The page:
Organizations are under pressure to move fast and develop quickly to keep up with competitors. But this means companies have to change longstanding processes, disrupting operations across lines of business.
Some companies look for reprieve from the fast-paced model of agile development with iterative releases. Bimodal development accommodates "planning and predictable change" along with "experimental and disruptive change." Through bimodal, those groups lagging in an organization have permission to move at a slower pace.
A slow rate of change, however, only works for a limited time. An iterative approach to technology engineering and deployment, agile technology changes are released in pieces instead of all at once. So a new software update might only include changes to a few lines of code, rather than a brand new version.
Agile is "pretty much a business imperative, isn't it? I mean, you want to get to market, you want speed to market, you want to drive innovation throughout your organization and it's moved from just being a technology thing to something that needs to be a part of your DNA," said Gail Evans, global CIO of Mercer, speaking in May at the MIT Sloan CIO Symposium in Cambridge, Mass.
Agile is not only the way companies build and deploy technology, it's the way they should think, said Evans. Agile will give people permission to think and behave differently, not bound by strict corporate structures. That, in turn, can spur innovation.
Though widely touted as best-practice, agile adoption is relatively immature and deployment at scale across the enterprise is "still a dream for many," according to a 2017 survey from Forrester. To facilitate agile transformation, companies need executive leadership buy-in or transformation efforts will remain siloed.
"If the mindset of the consumers and masses is changing so much, I think it's going to be impossible for monolithic organizations to exist in the future."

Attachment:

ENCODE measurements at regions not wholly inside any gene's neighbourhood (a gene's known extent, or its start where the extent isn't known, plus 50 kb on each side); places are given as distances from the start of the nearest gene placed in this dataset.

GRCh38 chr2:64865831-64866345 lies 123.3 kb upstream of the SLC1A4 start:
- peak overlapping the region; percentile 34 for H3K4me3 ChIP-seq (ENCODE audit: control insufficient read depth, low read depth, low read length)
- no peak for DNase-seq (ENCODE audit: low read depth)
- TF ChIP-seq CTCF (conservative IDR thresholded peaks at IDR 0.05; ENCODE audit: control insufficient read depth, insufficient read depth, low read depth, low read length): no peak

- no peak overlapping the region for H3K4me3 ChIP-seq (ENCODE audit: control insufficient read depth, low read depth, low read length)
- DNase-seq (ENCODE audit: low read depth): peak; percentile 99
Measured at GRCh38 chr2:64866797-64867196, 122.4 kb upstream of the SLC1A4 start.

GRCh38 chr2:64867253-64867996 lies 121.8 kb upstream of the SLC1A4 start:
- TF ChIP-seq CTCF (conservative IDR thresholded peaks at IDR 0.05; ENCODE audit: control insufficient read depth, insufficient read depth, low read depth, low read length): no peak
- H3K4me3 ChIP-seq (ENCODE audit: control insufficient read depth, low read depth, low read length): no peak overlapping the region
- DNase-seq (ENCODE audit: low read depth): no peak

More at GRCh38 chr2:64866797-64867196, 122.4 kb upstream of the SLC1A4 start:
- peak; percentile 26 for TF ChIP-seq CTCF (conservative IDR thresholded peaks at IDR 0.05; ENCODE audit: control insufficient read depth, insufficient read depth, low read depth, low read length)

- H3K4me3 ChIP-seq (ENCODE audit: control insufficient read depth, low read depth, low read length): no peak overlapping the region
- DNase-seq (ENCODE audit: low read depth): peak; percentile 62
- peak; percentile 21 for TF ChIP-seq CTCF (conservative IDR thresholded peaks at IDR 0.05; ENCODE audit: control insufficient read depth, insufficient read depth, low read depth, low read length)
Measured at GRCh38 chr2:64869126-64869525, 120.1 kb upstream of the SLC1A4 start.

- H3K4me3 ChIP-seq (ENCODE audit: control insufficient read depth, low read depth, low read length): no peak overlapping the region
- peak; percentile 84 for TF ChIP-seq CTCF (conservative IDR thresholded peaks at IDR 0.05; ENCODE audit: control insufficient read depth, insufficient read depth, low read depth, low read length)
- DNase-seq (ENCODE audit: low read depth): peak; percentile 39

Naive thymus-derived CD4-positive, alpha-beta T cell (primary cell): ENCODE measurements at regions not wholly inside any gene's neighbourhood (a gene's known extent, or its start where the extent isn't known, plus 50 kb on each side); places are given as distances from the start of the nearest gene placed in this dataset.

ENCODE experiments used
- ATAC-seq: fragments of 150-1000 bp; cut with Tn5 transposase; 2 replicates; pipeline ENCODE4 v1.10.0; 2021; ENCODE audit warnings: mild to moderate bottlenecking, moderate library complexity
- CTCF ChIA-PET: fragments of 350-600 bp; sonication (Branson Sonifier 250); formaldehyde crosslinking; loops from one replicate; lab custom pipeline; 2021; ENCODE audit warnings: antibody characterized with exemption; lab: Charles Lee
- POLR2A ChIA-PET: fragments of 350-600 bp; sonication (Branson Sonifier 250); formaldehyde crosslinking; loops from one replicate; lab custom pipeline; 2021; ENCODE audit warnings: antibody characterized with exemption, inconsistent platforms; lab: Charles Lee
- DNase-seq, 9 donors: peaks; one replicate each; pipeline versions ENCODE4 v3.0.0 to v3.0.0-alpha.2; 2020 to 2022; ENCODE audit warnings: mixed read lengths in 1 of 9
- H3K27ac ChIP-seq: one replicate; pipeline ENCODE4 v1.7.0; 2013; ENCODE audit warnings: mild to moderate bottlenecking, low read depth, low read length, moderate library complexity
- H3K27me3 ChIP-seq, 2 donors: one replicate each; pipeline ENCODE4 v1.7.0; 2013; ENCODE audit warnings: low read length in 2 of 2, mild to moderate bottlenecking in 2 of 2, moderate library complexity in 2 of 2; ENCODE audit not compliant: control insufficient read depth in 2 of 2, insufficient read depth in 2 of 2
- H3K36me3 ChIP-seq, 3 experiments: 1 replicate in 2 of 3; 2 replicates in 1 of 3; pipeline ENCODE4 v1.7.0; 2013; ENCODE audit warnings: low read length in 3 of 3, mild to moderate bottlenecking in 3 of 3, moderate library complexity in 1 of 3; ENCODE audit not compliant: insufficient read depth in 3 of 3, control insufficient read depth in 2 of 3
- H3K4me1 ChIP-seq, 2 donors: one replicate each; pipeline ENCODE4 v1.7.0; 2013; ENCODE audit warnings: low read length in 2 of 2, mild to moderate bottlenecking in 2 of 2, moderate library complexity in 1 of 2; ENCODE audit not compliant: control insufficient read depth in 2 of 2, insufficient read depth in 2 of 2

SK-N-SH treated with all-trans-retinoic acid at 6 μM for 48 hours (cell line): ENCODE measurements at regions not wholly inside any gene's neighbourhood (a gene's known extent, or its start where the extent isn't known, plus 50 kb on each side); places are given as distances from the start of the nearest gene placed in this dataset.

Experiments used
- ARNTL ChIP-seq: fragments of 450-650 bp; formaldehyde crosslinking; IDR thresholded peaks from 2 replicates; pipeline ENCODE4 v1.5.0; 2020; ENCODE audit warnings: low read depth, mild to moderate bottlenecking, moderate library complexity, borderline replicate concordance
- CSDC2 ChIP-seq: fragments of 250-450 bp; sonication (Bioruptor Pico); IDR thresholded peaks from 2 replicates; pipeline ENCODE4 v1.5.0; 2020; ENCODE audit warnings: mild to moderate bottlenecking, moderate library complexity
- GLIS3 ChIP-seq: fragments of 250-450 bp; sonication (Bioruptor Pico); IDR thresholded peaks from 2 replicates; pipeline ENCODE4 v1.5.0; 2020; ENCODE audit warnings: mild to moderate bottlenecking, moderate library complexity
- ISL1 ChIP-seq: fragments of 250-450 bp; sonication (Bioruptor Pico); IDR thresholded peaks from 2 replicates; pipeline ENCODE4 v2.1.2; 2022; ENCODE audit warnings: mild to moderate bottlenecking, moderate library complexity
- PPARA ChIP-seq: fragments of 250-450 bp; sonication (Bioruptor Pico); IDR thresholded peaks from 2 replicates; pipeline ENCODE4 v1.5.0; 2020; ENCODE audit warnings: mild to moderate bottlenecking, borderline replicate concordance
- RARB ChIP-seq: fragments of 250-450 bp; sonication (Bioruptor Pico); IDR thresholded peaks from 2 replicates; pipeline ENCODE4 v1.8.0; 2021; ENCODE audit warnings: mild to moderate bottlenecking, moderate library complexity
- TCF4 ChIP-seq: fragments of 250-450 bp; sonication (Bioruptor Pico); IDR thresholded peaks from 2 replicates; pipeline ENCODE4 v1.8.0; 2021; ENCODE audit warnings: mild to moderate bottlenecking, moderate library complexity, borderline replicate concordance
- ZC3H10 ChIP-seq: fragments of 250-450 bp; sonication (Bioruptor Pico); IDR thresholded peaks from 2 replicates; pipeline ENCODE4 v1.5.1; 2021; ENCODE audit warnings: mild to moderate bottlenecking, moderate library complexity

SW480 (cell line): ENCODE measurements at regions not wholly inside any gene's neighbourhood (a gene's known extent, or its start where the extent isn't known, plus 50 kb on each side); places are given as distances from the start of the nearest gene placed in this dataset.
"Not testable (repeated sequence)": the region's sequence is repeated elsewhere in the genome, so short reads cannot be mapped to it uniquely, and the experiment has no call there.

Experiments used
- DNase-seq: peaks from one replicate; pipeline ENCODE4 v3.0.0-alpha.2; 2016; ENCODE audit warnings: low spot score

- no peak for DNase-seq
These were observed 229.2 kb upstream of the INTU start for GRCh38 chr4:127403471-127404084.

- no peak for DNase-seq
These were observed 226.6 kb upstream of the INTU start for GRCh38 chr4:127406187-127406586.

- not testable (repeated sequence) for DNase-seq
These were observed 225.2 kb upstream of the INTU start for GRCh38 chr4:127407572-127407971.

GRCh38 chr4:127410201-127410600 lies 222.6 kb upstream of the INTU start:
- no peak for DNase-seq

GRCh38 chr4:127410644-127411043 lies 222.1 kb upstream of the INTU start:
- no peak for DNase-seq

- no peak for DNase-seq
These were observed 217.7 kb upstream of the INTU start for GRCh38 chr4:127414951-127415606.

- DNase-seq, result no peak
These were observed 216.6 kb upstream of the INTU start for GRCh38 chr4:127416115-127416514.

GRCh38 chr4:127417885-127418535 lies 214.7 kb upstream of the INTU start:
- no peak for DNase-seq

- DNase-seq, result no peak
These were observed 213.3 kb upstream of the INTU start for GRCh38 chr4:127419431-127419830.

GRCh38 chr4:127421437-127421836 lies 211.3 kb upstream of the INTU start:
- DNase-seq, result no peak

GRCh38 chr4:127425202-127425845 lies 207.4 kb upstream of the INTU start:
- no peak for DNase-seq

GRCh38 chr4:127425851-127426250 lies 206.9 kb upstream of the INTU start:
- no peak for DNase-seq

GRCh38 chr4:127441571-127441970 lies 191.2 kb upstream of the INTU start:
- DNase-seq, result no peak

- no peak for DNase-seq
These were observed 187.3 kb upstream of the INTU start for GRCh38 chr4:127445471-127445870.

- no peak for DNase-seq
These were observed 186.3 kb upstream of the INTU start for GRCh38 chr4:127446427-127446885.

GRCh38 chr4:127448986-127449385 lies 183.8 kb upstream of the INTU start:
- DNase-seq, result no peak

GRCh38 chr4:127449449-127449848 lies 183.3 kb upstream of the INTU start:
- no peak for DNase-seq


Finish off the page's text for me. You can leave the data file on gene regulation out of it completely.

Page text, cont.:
Global CIO and head of digital for Bharti Airtel Limited
But convincing risk averse companies to move, deploy and iterate in short cycles — as opposed to releases every six months — is a big ask.
How do you persuade business stakeholders, asked Harmeen Mehta, global CIO and head of digital for Bharti Airtel Limited, speaking at the symposium. "You ask them the question, 'do you want to be relevant tomorrow or not?'"
Mehta fundamentally believes businesses won't survive without a quick delivery model because it's what consumers demand. Before Uber came along, no one was asking more of local minicab companies, for example. But once the traditional model was disrupted, change was demanded industrywide.
"If the mindset of the consumers and masses is changing so much, I think it's going to be impossible for monolithic organizations to exist in the future," Mehta said.
Failure is the only way to learn
When companies are small, it is easy to maintain a rapid pace of innovation, but technology and business leaders have to help maintain that momentum as an organization grows.
Command and control is hard to maintain at larger organizations, according to Steve Kokinos, co-founder and executive chairman of Fuze, speaking at the symposium.
Companies need to give "people a safe place to fail fast and iterate quick," he said. "Just keep trying new things."
Through fail fast — or in Mercer's case, "learn fast" — technologists are encouraged to try new things and iterate until the right answer to a problem is discovered.
"I think it is very important to fail," said Mehta. Through successes, "you only learn one way, which is the way you tried."
"As leaders, we need to be calm and believe that the end product, that minimal viable product, will be delivered."
Global CIO of Mercer
Companies don't have the luxury to invest thousands of dollars in constant failures, so by failing fast without huge investments organizations can quickly move on.
Iterative failure, however, is not standard operating procedure for most businesses. To get other business leaders to embrace agile, technology leaders cannot waiver in their confidence in a project.
"As leaders, we need to be calm and believe that the end product, that minimal viable product, will be delivered," Evans said. "Because if you don't show that, your teams will notice your lack of confidence in your change."
That's not to say the fast pace of innovation was easy at Mercer. "We've bitten off more than we can chew," Evans said. "We went to the cloud, built a PaaS platform and a big data platform in 12 months. That was hard."